NIST’s Post-quantum Cryptography Semi-finals This Week
Bitcoin’s race to outrun the quantum computer
+ Want to steal some Bitcoin? All you need to do is find your victim’s 16-character public key and calculate their private key by solving something called an “elliptic curve discrete logarithm problem.” No sweat! With a regular computer, that’ll take you around 50 million times the amount of time the universe itself has left—around 0.65 billion billion years.
The world’s best cryptographers meet this week to compete in a U.S.-sponsored challenge to create a quantum-resistant standard.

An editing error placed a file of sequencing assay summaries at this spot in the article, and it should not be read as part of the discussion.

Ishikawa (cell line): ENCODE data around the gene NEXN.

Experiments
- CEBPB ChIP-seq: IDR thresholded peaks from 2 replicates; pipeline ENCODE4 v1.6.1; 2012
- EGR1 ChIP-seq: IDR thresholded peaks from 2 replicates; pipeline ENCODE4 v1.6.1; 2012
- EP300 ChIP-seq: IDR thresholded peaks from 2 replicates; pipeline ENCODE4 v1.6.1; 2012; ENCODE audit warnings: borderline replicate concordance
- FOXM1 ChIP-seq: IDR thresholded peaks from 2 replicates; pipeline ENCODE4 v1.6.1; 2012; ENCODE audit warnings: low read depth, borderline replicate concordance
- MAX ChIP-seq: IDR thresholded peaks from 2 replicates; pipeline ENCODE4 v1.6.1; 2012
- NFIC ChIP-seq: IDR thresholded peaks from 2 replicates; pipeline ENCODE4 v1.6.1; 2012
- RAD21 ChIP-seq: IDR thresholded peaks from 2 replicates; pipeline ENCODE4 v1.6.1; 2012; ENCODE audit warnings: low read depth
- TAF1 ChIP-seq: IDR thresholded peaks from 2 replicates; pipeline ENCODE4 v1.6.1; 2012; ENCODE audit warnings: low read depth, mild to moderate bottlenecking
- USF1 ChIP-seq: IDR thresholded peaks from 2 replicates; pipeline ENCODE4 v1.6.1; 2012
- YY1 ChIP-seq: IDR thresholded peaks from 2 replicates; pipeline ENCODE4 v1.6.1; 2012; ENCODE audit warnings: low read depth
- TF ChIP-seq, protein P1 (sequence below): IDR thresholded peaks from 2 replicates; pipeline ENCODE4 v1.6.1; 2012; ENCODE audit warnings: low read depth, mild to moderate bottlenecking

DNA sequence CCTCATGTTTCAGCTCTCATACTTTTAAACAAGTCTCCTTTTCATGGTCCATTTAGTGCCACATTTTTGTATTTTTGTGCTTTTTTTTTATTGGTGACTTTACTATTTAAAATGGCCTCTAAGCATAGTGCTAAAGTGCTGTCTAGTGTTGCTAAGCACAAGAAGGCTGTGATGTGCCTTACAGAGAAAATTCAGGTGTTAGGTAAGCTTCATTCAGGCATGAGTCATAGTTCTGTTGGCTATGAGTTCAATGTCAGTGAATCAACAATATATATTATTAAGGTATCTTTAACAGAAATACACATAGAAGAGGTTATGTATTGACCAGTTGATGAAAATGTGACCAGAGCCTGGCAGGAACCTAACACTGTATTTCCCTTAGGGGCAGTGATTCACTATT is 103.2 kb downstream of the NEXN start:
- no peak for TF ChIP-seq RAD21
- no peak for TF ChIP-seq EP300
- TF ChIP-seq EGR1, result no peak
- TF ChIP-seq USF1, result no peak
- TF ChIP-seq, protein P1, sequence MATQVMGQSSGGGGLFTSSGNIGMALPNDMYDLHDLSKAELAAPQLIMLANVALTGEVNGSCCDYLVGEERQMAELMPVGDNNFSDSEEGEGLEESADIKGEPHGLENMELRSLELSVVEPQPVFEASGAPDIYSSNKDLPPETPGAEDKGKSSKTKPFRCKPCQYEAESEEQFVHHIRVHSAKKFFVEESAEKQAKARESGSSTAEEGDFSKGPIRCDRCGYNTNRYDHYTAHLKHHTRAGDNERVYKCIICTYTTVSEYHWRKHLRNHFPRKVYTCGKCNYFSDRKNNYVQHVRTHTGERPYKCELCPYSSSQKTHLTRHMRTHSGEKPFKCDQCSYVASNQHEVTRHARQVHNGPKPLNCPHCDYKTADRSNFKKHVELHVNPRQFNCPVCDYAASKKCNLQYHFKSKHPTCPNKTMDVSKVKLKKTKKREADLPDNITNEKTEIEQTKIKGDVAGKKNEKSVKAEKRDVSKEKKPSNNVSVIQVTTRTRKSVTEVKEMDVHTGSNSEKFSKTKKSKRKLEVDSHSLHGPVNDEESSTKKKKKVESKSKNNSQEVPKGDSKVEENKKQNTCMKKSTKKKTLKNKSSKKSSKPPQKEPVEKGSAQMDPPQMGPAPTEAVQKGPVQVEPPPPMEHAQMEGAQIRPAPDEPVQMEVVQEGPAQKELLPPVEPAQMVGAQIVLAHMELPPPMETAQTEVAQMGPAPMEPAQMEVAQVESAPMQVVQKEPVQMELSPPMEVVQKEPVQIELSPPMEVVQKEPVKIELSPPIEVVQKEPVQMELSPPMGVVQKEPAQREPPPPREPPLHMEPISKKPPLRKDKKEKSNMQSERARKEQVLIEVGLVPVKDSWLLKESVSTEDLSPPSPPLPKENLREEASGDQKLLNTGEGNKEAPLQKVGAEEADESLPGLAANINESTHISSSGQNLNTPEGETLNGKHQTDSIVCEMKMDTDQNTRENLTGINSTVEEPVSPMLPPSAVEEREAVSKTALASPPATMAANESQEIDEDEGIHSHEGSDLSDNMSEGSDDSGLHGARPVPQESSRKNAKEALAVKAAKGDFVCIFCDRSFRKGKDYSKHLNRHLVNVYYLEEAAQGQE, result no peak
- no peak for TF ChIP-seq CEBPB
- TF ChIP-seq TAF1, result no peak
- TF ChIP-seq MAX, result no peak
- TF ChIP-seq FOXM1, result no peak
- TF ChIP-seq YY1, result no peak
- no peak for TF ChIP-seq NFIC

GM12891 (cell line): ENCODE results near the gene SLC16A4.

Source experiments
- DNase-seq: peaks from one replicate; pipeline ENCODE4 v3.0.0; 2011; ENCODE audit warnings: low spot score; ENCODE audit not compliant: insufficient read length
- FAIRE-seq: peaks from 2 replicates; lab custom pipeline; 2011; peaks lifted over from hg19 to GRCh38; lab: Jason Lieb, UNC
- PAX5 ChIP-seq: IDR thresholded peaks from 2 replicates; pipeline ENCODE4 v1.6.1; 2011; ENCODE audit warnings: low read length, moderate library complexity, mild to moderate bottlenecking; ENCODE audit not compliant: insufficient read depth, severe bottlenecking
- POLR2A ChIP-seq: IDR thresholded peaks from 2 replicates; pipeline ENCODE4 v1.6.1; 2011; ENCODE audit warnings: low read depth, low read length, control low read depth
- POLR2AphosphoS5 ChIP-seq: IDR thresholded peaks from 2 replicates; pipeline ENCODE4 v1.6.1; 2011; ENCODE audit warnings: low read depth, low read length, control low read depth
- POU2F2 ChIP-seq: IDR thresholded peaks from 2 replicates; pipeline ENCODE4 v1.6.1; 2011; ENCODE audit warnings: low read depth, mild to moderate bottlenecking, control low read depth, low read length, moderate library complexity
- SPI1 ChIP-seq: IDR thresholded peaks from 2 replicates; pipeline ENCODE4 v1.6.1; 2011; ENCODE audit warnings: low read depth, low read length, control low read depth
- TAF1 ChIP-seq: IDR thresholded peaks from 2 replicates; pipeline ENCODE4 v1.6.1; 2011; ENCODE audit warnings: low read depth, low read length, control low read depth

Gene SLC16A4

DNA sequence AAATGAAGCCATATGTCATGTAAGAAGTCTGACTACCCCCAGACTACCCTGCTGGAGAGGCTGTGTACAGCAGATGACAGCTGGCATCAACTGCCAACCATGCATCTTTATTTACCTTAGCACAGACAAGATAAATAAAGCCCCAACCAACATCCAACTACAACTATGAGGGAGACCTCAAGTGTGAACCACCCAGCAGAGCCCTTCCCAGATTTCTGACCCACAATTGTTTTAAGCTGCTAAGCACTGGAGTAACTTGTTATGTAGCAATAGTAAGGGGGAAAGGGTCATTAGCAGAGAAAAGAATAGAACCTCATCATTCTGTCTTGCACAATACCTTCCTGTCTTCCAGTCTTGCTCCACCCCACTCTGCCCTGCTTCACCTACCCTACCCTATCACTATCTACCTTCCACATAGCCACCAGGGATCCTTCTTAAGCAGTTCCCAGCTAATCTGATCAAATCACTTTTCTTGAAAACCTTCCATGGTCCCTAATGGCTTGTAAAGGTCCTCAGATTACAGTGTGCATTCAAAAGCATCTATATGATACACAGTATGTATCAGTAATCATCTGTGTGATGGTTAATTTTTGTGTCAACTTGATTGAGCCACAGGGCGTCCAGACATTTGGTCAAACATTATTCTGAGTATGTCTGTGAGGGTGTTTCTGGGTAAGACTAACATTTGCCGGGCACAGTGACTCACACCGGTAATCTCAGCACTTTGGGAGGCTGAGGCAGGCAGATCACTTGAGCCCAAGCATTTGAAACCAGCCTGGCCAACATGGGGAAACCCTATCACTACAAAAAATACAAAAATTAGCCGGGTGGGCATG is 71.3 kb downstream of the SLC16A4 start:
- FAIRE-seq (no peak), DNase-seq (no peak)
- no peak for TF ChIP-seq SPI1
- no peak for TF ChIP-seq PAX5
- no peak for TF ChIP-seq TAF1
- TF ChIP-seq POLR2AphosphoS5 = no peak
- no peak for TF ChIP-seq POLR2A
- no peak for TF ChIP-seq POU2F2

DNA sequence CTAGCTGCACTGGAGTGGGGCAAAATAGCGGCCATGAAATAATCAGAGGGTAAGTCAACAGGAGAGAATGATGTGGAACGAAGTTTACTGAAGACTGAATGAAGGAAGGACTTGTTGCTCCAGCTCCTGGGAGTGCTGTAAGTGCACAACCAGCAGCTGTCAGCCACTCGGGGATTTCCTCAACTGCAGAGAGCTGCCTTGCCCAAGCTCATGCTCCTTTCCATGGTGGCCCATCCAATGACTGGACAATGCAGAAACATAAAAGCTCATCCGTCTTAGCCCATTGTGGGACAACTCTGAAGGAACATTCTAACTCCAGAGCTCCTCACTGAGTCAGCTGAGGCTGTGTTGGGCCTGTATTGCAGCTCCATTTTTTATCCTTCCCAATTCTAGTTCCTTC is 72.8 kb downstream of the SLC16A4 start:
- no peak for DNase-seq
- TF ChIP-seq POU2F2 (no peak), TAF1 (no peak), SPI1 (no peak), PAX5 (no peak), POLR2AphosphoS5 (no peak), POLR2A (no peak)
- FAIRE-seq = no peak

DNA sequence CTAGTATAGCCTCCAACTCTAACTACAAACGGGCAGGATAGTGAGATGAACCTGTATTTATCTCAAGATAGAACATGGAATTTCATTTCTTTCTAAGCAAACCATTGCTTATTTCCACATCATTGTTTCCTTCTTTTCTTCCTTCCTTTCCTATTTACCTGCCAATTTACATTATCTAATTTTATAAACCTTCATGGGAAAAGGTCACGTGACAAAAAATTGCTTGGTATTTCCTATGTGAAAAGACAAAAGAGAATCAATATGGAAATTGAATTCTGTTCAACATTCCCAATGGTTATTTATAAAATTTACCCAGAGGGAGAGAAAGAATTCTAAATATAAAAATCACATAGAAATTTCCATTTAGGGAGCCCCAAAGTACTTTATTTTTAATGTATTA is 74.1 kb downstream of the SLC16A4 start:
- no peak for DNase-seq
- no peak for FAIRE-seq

+ ”If someone cracked your key, they could do anything they wanted,” Rob Campbell, President at Baltimore,Maryland-based Med Cybersecurity, told Decrypt. Anyone with sensitive information on the blockchain—cash, personal data, medical records—is at risk. With that sort of information, quantum hackers could “forge your name, take your assets,” and, if there’s medical data to be found, maliciously “triple your dose,” said Campbell. “It’s an open door.”
+ Until a quantum-resistant algorithm is tested and accepted by the wider academic community, there’s no assurance that any of these blockchains will be resilient enough against quantum computers. Scientists like Campbell are waiting on the results of next week’s NIST competition at UCAL-Santa Barbara; the final winners might not be announced for a few years, however. NIST tentatively expects drafts for standardisation will be completed around 2022.
Content may have been edited for style and clarity.